VCU Health is partnering with the Richmond Police Department and other community members to introduce RVA Alternative Pathways, an intervention program to reduce youth violence in the city.
The program was launched with a Robins Foundation Community Innovation Grant (CIG), a non-profit working to steer at-risk youth toward success.
The announcement comes as the city’s homicide rate lingers at 2016 levels, according to the Richmond Times-Dispatch, which were the highest Richmond had seen in more than a decade.
The partnership, along with other CIG recipients, seek to reverse this trend. The Robins Foundation also provided half a million dollars earlier this year for the Richmond Public Schools Resiliency Partnership, a collaboration between ChildSavers and other youth advocacy groups to provide students in Richmond’s East End with trauma-informed support services.
RVA Alternative Pathways combines two existing programs. VCU Health’s Emerging Leaders program connects patients at VCU Medical Center’s pediatric emergency room and adolescent clinic to mentoring and internships there. The LIFE program also offers an alternative to the juvenile justice system for Richmond Public School students who commit minor legal offenses. However, participants are instead given the opportunity to enroll in classes taught by RPD officers on subjects such as conflict resolution and substance abuse.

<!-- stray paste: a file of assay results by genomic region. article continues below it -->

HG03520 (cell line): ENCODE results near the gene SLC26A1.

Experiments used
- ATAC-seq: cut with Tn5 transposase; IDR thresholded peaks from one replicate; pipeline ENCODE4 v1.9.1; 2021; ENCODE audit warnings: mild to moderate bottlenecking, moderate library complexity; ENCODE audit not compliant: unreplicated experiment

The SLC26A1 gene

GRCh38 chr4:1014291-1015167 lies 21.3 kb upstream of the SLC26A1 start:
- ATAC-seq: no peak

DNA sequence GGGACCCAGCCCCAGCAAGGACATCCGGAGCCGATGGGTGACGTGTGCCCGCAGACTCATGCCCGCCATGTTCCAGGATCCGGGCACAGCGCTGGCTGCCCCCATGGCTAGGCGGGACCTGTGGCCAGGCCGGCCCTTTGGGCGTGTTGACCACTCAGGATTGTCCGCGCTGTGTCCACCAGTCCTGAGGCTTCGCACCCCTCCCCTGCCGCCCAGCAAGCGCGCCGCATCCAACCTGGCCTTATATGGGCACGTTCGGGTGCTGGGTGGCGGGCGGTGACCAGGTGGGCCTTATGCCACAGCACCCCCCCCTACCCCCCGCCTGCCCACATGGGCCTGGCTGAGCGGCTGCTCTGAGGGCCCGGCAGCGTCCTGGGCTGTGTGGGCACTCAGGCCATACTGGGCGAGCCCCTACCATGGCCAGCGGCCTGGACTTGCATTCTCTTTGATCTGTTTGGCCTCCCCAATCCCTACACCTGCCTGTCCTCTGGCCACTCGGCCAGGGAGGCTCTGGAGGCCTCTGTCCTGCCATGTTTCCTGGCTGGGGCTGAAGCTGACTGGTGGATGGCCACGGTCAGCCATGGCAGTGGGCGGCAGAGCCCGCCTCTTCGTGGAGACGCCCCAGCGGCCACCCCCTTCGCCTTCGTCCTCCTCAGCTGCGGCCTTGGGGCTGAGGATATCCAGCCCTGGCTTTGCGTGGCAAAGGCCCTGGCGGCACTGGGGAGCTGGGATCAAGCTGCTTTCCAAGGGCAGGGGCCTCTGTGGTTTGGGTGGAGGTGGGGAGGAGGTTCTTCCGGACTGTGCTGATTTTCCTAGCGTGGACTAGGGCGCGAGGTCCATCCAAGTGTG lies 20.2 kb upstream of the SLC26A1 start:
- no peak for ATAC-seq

“There are a lot of organizations in Richmond that do great jobs, but we don’t share information,” said RPD Deputy Chief Steve Drew in a statement. “With RVA Alternative Pathways, we are going to open communication so that everyone can take part in the intervention of these young people and hopefully put them on a new direction in life.”
As part of the RVA Alternative Pathways proposal, LIFE graduates would then be able to enroll in the Emerging Leaders program. In addition, health and police officials would be able to share resources and information to better address participants’ needs. The hope is this broader network will help stem the problems associated with youth violence by giving kids in ‘emerging’ communities a leg up.
“The Foundation could not deny the impact each of the initiatives would have on the future of the Richmond community,” said Robins Foundation Board Vice President Juliet Shield-Taylor. “With the efforts proposed by each, the children win and the transformation begins.”
Early intervention is key to transforming communities, according to Tracie Mooneyham, Special Projects Coordinator at the Robins Foundation.
“Changing the trajectory of young lives in the region has a rippling effect for Richmond,” Mooneyham said, adding that countless community partners are working to do exactly that.
The first Robins Foundation CIG was awarded to Church Hill Activities and Tutoring more than three years ago, to help provide job training, marketable skills and employment opportunities for young people in the Church Hill neighborhood.
Mooneyham said ever since then, it’s become increasingly apparent that partnerships and collaborative thinking are the drivers of much-needed change in the Richmond metro region.
“As we have seen with those who rise to top of this process, collaborating with other organizations can be leveraged to great effect when it comes to building a feasible and sustainable solution to some of the region’s biggest issues,” Mooneyham said.
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